by Eva Mannix
“Mirror, signal, manoeuvre, mirror, signal, manoeuvre,” Douglas repeated these words to himself as he left his flat on the way to the driving test centre with his instructor.
Convinced of impending failure, this mantra would somehow distract him.
He arrived at the centre, signed the form and met his examiner who followed him to the car; the car he’d learnt in, which had slowly become his friend, a trusted companion, as he’d gained confidence over the past few months.
He’d tamed the car. He could control it and there was a mutual respect, an understanding.
As he sat in the driver’s seat, Douglas’ feelings towards the car changed. It was beginning to challenge him. He felt a negativity coming from the car. He felt that it was turning on him. “You traitor,” thought Douglas.
Douglas started the engine, “mirror, signal, manoeuvre, mirror, signal, manoeuvre, signal, manoeuvre, mirror, mirror, manoeuvre, signal.” What was happening? Oh no. He couldn’t fail before he’d even left the test centre, surely? “Come on car,” he thought to himself. “Don’t let me down now. Give me half a chance to drive for a short while.”
Suddenly there was a breakthrough. The examiner gave Douglas some instructions and this strangely reassuring voice helped to steady his nerves. “Mirror, signal, manoeuvre,” Douglas was off. Indicate here, turn left there, reverse park here, roundabout there, turn right and stop right there. Douglas drove well, and although he could feel the car resisting, he was able to control it and he overcame his worries. His growing confidence soon became apparent to the examiner.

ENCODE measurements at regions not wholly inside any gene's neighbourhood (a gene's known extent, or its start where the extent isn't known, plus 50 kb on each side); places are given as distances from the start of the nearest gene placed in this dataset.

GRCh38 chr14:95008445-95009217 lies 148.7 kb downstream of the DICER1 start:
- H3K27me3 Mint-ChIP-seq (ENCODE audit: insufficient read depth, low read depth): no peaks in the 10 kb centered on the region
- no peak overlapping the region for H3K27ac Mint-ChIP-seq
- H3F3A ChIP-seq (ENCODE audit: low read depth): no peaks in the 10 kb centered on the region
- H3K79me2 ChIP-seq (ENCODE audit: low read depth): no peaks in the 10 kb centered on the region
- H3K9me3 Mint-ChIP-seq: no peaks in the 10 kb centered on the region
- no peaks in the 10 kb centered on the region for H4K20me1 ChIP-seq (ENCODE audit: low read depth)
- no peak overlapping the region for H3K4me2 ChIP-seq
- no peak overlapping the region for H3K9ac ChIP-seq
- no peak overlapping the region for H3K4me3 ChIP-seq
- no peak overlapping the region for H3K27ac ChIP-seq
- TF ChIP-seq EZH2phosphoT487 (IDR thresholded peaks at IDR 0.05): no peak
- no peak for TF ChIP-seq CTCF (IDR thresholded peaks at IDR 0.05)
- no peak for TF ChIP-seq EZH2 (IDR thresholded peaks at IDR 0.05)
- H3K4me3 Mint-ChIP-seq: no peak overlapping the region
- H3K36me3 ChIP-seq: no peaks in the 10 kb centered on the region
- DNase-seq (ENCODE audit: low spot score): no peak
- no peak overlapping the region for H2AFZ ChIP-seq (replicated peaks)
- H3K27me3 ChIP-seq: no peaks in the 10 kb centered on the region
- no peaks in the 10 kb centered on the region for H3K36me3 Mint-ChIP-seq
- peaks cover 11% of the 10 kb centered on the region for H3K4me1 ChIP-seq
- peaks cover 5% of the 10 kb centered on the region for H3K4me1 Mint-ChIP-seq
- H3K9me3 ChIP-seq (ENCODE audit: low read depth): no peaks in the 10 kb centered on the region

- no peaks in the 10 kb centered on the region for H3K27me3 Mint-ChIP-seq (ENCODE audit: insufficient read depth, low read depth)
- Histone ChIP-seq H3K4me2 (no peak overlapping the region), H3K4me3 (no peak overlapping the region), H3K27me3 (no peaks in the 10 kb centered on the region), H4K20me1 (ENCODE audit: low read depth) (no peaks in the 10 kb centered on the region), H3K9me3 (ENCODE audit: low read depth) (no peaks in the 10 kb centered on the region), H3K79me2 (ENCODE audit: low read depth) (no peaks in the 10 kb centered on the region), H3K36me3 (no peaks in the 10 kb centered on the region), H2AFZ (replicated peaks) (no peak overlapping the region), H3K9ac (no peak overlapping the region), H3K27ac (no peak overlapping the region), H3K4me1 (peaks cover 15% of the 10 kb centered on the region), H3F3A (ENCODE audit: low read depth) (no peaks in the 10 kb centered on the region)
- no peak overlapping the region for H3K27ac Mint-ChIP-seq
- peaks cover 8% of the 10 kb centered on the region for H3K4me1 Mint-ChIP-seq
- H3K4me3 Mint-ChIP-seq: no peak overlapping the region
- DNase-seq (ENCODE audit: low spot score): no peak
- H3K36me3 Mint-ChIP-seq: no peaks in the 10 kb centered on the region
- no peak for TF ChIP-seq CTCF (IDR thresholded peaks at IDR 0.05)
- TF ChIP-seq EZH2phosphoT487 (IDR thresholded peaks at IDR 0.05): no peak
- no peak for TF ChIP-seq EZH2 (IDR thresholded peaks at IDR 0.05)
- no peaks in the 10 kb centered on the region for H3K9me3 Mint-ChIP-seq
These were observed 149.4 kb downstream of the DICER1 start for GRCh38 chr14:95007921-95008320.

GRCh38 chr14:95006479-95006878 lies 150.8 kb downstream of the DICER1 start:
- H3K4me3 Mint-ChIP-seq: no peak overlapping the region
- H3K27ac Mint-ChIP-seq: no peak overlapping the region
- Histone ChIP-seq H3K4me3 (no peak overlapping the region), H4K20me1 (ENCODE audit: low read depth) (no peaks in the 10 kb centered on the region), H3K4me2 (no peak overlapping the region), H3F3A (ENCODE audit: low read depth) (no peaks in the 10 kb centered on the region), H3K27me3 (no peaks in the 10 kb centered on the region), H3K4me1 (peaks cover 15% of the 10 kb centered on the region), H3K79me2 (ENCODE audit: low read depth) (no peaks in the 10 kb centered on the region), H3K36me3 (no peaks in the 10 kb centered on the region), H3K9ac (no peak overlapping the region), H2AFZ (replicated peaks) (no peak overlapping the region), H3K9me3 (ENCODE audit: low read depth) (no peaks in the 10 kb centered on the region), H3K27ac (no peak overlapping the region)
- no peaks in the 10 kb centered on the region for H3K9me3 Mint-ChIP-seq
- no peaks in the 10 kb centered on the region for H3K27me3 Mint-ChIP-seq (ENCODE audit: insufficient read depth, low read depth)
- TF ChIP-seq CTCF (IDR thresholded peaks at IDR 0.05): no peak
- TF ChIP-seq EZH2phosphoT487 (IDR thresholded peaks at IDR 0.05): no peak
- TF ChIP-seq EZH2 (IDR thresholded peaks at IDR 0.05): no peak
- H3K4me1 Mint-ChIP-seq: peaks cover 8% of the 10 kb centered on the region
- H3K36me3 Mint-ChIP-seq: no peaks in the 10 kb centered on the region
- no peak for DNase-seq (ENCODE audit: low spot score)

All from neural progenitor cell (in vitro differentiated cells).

As Douglas glided through the city roads, his mind turned to why the car had been behaving like this. Was it jealous that he might leave, or sad that Douglas would no longer need his help? Douglas began to feel stupid for personifying the car and laughed to himself. “Sneered, more like,” thought the car.
The examiner asked Douglas to park in the test centre and smiled as he told Douglas the good news. But Douglas hadn’t been prepared for success. He couldn’t deal with it, so taking the examiner by surprise as he stepped out of the car, Douglas turned the engine back on. He put his foot down hard on the accelerator and between them, Douglas and the car rammed the examiner up against the wall. Manoeuvre, signal, mirror.
Eva Mannix used to be a teacher and is now co-writing a series of children’s stories with two friends.